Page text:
Once enough examination exam content has been developed to fulfill the test specifications, examination exam assembly can take place. This step also requires the participation of an expert panel.
During this process, the panel will select selects the best items in each area of the test blueprint. Should any final modifications be required in advance of publishing the exam form, it will likely occur during this meeting.
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Building the Exam Versions
Building a high-stakes exam typically involves selecting questions items that fit certain criteria and placing them appropriately within the exam, much like a complicated jigsaw puzzle. Typically, subject matter experts spread a stack of questions items on a conference table and manually select the questions items based on criteria such as question item quality, content area, cognitive complexity level, question item difficulty, and category type. Due to the inefficient and error-prone nature of this process, organizations can look to online tools such as Exam Design’s ExamDeveloper for assistance.
Often times multiple versions of exams are built simultaneously, where different questions items are selected for each version so that examinees candidates do not always receive the same exam version. When this happens, the difficulty of each exam version is calculated to ensure examinees candidates are not unfairly penalized by receiving a more difficult exam version.
There are several important considerations when determining how many versions of an exam are needed:
How many examinees candidates are being tested annually? With an annual examinee candidate population of 500, fewer versions are required than if the annual examinee candidate population is 10,000. A general rule of thumb is to use a new exam form after it has been administered to 1,000 examineescandidates, or at least annually.
How often can examinees candidates retake the exam? Examinees Candidates who fail a high-stakes exam are often given a chance to retake it after a waiting period (usually 6-12 months after the initial administration). Programs with a short waiting period require additional exam versions to reduce the chance of examinees candidates taking the same exam version.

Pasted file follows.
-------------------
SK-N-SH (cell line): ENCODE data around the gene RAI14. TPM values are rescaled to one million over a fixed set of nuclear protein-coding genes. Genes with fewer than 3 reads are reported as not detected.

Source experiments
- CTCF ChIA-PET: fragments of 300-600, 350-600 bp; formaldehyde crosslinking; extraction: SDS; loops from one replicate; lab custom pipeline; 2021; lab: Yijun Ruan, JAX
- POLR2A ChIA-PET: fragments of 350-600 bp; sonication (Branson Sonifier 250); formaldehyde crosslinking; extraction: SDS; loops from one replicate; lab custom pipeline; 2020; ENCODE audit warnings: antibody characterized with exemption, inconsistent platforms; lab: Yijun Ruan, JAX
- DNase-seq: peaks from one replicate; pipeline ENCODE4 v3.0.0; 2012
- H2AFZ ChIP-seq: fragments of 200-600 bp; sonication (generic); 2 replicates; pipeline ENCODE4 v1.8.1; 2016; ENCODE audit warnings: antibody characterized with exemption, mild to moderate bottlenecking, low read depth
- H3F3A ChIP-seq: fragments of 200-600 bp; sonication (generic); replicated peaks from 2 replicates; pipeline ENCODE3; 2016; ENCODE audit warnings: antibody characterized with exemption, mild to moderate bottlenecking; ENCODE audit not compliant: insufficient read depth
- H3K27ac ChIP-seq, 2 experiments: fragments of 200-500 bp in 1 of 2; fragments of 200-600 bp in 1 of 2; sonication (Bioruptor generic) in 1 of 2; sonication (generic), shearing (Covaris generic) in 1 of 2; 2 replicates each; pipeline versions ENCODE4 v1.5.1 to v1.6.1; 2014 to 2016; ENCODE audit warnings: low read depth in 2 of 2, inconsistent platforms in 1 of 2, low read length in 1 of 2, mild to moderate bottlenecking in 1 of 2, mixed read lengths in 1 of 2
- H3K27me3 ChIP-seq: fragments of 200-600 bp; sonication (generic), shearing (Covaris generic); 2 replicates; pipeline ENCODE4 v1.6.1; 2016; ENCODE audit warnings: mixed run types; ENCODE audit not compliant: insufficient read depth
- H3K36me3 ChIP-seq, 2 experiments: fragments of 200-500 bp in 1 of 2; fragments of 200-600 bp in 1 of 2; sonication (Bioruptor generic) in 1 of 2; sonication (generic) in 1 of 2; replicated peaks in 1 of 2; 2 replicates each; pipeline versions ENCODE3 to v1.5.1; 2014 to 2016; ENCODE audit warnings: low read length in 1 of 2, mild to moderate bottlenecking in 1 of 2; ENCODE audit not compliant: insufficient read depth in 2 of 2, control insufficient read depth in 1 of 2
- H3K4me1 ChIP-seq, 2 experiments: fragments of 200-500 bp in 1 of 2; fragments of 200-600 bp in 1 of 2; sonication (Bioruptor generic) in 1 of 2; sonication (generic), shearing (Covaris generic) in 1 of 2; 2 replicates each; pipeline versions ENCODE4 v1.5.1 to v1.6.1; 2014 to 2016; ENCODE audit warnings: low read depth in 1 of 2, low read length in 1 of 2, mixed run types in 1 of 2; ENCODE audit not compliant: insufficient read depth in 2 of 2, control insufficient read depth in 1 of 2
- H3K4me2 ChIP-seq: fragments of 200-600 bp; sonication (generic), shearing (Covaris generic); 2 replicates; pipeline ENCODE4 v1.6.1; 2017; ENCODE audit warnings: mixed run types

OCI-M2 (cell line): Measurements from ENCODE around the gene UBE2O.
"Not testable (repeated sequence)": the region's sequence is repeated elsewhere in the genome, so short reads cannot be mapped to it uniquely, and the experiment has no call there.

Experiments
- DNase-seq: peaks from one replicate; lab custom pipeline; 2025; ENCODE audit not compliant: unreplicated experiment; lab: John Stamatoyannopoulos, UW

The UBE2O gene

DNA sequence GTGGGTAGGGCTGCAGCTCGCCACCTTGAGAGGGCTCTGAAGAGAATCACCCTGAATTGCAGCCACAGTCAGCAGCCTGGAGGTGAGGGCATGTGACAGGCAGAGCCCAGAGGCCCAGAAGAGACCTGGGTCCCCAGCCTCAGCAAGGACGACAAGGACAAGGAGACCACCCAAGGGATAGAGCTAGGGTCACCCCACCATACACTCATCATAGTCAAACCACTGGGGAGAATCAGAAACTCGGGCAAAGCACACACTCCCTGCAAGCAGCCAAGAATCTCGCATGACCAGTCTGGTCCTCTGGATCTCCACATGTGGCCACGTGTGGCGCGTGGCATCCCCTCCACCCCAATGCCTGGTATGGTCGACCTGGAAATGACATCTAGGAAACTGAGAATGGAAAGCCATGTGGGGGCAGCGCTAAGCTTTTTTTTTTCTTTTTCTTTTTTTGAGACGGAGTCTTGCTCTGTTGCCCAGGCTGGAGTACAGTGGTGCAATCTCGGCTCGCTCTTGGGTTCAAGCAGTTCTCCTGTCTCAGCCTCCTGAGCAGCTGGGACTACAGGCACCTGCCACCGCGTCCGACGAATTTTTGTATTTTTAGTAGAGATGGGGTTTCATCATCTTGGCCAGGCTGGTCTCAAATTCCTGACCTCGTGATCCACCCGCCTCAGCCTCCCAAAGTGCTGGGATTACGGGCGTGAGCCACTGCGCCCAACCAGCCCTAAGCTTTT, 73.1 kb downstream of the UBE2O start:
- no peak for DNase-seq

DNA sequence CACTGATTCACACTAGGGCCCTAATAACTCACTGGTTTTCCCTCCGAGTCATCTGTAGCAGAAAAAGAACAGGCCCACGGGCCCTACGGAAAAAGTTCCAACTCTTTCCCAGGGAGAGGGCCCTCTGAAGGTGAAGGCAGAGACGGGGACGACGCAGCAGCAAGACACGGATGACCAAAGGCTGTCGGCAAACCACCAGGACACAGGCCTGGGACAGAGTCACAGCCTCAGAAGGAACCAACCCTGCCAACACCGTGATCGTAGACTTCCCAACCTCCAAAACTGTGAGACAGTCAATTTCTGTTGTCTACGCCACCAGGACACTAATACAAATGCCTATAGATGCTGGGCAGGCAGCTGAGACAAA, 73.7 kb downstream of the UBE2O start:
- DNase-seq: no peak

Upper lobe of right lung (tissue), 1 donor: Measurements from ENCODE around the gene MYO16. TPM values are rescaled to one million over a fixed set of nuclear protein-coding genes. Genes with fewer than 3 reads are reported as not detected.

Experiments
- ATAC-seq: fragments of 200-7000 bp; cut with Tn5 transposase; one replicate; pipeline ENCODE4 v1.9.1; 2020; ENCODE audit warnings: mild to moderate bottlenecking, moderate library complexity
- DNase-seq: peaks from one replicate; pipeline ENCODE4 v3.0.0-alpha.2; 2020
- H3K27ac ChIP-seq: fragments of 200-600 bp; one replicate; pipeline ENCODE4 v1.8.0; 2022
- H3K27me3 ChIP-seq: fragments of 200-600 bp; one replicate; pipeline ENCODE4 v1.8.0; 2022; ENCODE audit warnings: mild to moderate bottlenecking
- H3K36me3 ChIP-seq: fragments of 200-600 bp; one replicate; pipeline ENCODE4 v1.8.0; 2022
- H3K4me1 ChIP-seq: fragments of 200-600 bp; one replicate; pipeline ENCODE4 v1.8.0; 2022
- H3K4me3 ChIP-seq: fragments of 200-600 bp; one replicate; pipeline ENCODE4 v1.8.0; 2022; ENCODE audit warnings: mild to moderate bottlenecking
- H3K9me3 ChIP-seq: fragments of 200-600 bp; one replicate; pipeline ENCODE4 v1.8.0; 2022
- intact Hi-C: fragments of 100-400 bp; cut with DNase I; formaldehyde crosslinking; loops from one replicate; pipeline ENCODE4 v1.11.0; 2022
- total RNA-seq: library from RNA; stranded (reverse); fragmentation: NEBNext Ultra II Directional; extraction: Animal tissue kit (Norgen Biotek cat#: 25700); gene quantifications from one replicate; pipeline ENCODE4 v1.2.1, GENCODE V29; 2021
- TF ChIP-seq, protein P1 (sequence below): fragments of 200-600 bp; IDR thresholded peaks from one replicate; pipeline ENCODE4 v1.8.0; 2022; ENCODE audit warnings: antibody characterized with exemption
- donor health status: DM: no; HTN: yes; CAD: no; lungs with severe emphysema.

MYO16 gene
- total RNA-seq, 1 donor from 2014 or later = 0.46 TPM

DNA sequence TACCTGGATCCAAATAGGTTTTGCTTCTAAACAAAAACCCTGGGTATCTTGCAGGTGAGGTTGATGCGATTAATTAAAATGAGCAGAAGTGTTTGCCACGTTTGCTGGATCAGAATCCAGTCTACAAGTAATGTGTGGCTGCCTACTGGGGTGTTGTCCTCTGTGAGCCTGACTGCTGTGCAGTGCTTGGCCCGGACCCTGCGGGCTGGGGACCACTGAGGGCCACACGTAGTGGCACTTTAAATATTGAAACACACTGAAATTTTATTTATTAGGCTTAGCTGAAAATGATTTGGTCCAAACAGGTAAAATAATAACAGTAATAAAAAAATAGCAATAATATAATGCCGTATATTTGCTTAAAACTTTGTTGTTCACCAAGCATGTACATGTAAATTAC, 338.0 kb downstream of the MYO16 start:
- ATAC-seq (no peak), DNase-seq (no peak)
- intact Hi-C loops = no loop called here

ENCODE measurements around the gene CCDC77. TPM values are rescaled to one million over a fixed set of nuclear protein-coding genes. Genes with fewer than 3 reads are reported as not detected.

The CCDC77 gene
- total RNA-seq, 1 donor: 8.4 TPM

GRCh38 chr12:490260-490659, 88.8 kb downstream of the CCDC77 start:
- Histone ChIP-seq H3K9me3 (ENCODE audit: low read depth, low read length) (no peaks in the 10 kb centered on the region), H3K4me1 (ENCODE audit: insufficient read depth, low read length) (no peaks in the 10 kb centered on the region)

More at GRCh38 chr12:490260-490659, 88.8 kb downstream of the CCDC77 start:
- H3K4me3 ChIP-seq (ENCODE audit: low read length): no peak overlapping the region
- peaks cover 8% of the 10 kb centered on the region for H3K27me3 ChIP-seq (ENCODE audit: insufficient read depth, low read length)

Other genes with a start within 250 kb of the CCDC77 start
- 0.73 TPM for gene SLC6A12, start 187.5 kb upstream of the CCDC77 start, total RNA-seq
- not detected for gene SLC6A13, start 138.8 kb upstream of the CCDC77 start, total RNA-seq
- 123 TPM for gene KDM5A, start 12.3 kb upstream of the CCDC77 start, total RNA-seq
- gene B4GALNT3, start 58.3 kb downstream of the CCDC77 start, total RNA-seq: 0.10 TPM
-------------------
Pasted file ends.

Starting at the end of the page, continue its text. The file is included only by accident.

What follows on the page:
What are the consequences of failing the exam? Exams with substantial consequences for failure will increase the likelihood that dishonesty or cheating may occur. Exams that preclude individuals from practicing in a particular field carry the greatest consequences for failure. Other examples include those that tie compensation to performance on the exam. In these cases, it is important to build and administer multiple versions of the exam to reduce the likelihood of cheating or other dishonest behavior.
Job/Task Analysis Specifications. At a minimum, high-stakes exams need to should be built according to the tasks, knowledge, and skills identified through the JTA process. In order to establish content validity for the exam, a systematic process must be used to select questions items based on the relative importance, criticality, and frequency of the duties and requirements for competent job performance. In other words, job tasks which are twice as important or frequently performed in comparison to others should receive twice as much weight on the exam.
Cognitive Complexity Level. Organizations can also choose questions items so that there is not an overwhelming majority of questions items which target one level of cognitive complexity. Typically, this is used to prevent the exam from consisting of predominately recall-based questions, as question- item writers find that type of item the easiest to develop.